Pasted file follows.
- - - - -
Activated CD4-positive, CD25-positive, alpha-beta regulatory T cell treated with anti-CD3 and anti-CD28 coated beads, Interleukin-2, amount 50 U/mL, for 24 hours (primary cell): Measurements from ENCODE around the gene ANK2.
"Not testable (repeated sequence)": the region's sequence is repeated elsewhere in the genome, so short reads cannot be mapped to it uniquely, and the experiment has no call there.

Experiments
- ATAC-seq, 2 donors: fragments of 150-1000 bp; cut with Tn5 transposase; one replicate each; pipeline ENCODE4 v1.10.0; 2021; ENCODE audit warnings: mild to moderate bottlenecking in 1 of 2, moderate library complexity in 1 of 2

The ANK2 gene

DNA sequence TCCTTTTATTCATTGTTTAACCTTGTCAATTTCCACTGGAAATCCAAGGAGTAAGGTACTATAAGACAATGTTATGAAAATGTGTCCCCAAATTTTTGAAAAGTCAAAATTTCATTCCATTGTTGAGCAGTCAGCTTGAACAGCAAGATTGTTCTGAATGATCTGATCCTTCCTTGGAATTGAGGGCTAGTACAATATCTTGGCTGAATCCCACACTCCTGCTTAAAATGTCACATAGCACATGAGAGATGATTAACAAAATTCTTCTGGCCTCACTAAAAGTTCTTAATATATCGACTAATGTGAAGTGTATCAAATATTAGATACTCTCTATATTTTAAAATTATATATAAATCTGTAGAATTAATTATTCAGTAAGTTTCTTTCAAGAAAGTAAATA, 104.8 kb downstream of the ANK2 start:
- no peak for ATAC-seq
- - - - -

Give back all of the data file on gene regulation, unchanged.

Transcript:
Activated CD4-positive, CD25-positive, alpha-beta regulatory T cell treated with anti-CD3 and anti-CD28 coated beads, Interleukin-2, amount 50 U/mL, for 24 hours (primary cell): Measurements from ENCODE around the gene ANK2.
"Not testable (repeated sequence)": the region's sequence is repeated elsewhere in the genome, so short reads cannot be mapped to it uniquely, and the experiment has no call there.

Experiments
- ATAC-seq, 2 donors: fragments of 150-1000 bp; cut with Tn5 transposase; one replicate each; pipeline ENCODE4 v1.10.0; 2021; ENCODE audit warnings: mild to moderate bottlenecking in 1 of 2, moderate library complexity in 1 of 2

The ANK2 gene

DNA sequence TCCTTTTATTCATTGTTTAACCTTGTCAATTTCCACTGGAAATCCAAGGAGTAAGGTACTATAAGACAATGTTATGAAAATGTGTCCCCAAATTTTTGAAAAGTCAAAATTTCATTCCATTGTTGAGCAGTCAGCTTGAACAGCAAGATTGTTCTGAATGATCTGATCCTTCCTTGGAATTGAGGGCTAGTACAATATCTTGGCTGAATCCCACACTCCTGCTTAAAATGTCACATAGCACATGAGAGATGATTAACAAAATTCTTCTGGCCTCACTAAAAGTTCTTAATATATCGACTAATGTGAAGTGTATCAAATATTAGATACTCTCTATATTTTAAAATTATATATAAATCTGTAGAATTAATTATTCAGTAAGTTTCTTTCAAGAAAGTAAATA, 104.8 kb downstream of the ANK2 start:
- no peak for ATAC-seq